Apple cider vinegar is inexpensive, has a long shelf life, is fat free and has only 3 calories per tablespoon. If it really could do what some people claim it does, it would be quite the miracle indeed. Unfortunately, there is no good evidence that apple cider vinegar will improve your digestion, help you lose weight, or cleanse your body of toxins. It may have some benefits – taken with a high-carb meal it can keep food in your stomach longer, which tempers the spike in blood sugar many carbohydrates cause – but don’t expect it to reverse damage to your liver.
The liver is a workhorse of an organ — the largest inside the body and second only to the skin as a percentage of body weight — and certainly one of the most important. Its functions include processing nutrients from food, managing blood sugar levels, and clearing toxins from the blood. For most people who eat a healthy diet and who don’t overdo it on alcohol or take certain medications, the liver does its job for a lifetime. But a poor diet, lack of exercise, obesity, and an excess of alcohol can all contribute to liver compromise and damage.
That damage may include fatty liver disease (steatohepatitis, either alcoholic or non-alcoholic), and cirrhosis. Early stages of fatty liver disease may be reversible with improvements in diet, reduced alcohol consumption, and weight loss, but many people are unaware of the problem at first since it often develops slowly, with few symptoms. More advanced stages of liver disease are difficult, if not impossible, to reverse. Those at risk for fatty liver disease – because of obesity, metabolic syndrome, or diabetes, or because they take medications known to be hard on the liver – should have regular blood tests to monitor for elevated liver enzymes, which is often a sign of a developing problem.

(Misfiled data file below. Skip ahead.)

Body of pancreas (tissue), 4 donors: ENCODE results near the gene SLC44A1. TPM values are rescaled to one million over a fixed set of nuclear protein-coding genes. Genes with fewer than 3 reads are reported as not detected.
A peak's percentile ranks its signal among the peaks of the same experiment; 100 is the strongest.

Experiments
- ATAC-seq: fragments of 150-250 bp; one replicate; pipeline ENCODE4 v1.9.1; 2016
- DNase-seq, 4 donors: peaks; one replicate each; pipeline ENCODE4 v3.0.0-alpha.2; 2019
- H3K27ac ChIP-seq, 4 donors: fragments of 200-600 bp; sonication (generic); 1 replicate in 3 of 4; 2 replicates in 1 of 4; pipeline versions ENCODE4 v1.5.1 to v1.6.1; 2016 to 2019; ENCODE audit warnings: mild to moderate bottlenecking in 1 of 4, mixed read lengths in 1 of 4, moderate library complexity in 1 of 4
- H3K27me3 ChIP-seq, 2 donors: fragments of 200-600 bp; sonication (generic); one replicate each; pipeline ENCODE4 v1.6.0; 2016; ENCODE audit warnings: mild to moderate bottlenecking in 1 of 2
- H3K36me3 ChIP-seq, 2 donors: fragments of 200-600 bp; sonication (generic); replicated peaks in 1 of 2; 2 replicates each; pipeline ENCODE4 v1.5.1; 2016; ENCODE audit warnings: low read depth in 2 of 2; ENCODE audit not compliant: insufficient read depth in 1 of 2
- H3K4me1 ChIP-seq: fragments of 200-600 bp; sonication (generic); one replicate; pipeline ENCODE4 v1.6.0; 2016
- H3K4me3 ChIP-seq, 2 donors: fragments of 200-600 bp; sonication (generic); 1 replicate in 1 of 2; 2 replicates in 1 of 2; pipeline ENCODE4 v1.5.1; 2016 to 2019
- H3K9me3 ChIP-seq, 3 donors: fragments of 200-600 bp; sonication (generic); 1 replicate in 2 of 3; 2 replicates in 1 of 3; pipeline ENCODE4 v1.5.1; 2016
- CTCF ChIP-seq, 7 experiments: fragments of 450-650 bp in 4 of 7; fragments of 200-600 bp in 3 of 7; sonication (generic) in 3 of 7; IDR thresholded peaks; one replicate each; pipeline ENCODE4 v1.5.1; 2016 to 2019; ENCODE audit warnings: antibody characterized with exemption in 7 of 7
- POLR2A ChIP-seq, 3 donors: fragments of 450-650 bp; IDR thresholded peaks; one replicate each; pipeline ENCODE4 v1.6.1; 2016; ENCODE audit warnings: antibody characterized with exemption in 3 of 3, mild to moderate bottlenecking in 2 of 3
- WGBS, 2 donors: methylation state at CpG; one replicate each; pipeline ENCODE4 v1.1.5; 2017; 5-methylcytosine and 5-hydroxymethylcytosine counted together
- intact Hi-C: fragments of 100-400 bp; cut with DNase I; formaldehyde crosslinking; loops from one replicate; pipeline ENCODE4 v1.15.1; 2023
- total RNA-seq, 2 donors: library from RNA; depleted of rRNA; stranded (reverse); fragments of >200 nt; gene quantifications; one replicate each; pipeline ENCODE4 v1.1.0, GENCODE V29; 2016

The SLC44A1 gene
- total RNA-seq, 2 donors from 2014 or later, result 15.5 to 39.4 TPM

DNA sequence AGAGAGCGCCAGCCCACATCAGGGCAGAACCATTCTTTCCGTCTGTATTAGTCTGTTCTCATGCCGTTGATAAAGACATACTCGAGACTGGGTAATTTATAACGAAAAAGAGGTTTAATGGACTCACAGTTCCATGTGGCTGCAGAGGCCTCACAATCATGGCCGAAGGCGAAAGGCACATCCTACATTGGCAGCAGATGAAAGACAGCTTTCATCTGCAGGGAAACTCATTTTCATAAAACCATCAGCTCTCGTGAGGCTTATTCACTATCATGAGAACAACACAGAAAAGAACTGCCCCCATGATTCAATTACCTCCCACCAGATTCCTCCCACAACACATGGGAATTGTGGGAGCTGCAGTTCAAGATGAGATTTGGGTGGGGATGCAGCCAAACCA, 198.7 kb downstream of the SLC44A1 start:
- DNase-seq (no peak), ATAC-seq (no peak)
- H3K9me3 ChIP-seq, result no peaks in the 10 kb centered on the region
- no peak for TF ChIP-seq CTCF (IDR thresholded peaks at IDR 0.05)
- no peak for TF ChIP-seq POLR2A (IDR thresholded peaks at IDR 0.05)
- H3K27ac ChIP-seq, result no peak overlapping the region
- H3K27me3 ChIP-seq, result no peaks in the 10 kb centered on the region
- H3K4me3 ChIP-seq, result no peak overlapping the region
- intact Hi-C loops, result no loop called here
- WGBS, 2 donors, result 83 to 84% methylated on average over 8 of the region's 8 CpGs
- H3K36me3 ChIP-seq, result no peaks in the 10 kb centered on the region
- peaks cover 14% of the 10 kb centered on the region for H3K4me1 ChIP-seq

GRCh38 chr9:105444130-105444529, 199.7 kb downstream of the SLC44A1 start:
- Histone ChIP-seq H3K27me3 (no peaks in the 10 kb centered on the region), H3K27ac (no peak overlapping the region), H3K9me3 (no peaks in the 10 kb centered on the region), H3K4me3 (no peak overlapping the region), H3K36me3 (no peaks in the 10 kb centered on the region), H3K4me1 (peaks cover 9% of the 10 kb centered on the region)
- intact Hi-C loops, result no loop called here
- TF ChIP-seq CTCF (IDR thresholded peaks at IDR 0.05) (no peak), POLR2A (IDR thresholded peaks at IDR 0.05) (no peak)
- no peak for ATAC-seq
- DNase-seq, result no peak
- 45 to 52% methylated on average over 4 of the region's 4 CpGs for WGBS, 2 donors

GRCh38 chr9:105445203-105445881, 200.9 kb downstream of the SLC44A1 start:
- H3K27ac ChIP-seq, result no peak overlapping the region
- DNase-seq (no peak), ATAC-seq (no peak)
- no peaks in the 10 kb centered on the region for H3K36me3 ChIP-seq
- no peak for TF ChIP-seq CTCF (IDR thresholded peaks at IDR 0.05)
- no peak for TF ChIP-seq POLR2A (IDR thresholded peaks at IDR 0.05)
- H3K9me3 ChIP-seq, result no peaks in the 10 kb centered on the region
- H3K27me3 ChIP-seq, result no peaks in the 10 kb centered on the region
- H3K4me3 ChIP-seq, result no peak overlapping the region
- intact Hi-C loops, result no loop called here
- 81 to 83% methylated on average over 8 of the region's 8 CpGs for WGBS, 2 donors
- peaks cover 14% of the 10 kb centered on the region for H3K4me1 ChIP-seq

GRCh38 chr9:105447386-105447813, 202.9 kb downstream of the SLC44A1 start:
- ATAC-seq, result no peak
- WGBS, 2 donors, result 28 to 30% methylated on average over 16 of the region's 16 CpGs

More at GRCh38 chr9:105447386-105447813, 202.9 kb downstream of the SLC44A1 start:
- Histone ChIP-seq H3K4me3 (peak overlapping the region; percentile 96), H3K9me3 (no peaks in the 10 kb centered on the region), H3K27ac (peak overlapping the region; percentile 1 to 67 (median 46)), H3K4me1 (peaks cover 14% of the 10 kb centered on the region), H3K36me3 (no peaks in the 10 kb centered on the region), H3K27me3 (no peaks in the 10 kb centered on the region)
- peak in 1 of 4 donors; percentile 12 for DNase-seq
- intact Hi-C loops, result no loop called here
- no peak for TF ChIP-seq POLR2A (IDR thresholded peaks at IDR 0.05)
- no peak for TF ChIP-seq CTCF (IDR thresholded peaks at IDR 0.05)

As with so many diseases, the best strategy for avoiding liver problems is prevention. An anti-inflammatory diet low in added sugars, with minimal alcohol, and rich in fresh fruits and vegetables, is the foundation for a healthy liver. (See my anti-inflammatory food pyramid here.) Get plenty of exercise, keep your weight in a healthy range, and use alcohol prudently. Save your apple cider vinegar for better uses.
By the way, you may be surprised by how many common medications, including acetaminophen, have toxic effects on the liver. The LiverTox database, maintained by the National Institute of Diabetes and Digestive and Kidney Diseases of the National Institutes of Health, is a reliable resource to check prescription drugs, over-the-counter medications, and supplements, for potential liver toxicity.
See also: Exercise for Fatty Liver Disease
Andrew Weil, M.D.